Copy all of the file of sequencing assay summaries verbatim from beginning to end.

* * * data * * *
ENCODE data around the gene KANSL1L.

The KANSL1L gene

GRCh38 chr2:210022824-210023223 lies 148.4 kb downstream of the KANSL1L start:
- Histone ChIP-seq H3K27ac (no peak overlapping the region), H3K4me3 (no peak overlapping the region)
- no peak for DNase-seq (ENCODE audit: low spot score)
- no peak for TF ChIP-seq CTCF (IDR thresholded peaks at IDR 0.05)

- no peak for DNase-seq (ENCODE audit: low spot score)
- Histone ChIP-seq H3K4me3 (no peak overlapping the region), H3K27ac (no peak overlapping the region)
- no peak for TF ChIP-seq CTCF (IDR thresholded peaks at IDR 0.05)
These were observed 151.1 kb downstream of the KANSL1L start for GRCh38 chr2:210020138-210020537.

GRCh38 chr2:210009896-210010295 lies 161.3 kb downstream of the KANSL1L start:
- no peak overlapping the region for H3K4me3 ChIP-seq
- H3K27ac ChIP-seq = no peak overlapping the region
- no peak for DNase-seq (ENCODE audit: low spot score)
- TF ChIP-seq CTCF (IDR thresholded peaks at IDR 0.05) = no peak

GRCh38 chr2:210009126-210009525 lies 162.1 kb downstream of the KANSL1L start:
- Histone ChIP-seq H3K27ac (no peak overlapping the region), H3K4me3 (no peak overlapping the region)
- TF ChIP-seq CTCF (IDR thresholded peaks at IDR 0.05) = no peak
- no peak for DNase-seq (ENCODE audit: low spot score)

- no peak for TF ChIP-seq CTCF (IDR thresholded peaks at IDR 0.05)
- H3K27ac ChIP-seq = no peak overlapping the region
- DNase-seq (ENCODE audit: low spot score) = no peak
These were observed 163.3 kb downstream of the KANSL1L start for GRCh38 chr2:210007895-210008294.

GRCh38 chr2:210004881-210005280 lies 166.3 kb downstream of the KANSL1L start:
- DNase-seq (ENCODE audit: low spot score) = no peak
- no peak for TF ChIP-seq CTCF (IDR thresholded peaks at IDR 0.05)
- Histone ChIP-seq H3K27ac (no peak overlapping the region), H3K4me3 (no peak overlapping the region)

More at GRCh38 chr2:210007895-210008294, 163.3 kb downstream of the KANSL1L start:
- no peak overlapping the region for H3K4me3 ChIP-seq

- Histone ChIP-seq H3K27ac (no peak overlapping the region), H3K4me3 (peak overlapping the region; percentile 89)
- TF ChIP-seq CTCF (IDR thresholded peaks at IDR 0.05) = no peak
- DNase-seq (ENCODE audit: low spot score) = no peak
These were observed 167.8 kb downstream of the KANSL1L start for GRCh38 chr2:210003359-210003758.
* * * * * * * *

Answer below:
ENCODE data around the gene KANSL1L.

The KANSL1L gene

GRCh38 chr2:210022824-210023223 lies 148.4 kb downstream of the KANSL1L start:
- Histone ChIP-seq H3K27ac (no peak overlapping the region), H3K4me3 (no peak overlapping the region)
- no peak for DNase-seq (ENCODE audit: low spot score)
- no peak for TF ChIP-seq CTCF (IDR thresholded peaks at IDR 0.05)

- no peak for DNase-seq (ENCODE audit: low spot score)
- Histone ChIP-seq H3K4me3 (no peak overlapping the region), H3K27ac (no peak overlapping the region)
- no peak for TF ChIP-seq CTCF (IDR thresholded peaks at IDR 0.05)
These were observed 151.1 kb downstream of the KANSL1L start for GRCh38 chr2:210020138-210020537.

GRCh38 chr2:210009896-210010295 lies 161.3 kb downstream of the KANSL1L start:
- no peak overlapping the region for H3K4me3 ChIP-seq
- H3K27ac ChIP-seq = no peak overlapping the region
- no peak for DNase-seq (ENCODE audit: low spot score)
- TF ChIP-seq CTCF (IDR thresholded peaks at IDR 0.05) = no peak

GRCh38 chr2:210009126-210009525 lies 162.1 kb downstream of the KANSL1L start:
- Histone ChIP-seq H3K27ac (no peak overlapping the region), H3K4me3 (no peak overlapping the region)
- TF ChIP-seq CTCF (IDR thresholded peaks at IDR 0.05) = no peak
- no peak for DNase-seq (ENCODE audit: low spot score)

- no peak for TF ChIP-seq CTCF (IDR thresholded peaks at IDR 0.05)
- H3K27ac ChIP-seq = no peak overlapping the region
- DNase-seq (ENCODE audit: low spot score) = no peak
These were observed 163.3 kb downstream of the KANSL1L start for GRCh38 chr2:210007895-210008294.

GRCh38 chr2:210004881-210005280 lies 166.3 kb downstream of the KANSL1L start:
- DNase-seq (ENCODE audit: low spot score) = no peak
- no peak for TF ChIP-seq CTCF (IDR thresholded peaks at IDR 0.05)
- Histone ChIP-seq H3K27ac (no peak overlapping the region), H3K4me3 (no peak overlapping the region)

More at GRCh38 chr2:210007895-210008294, 163.3 kb downstream of the KANSL1L start:
- no peak overlapping the region for H3K4me3 ChIP-seq

- Histone ChIP-seq H3K27ac (no peak overlapping the region), H3K4me3 (peak overlapping the region; percentile 89)
- TF ChIP-seq CTCF (IDR thresholded peaks at IDR 0.05) = no peak
- DNase-seq (ENCODE audit: low spot score) = no peak
These were observed 167.8 kb downstream of the KANSL1L start for GRCh38 chr2:210003359-210003758.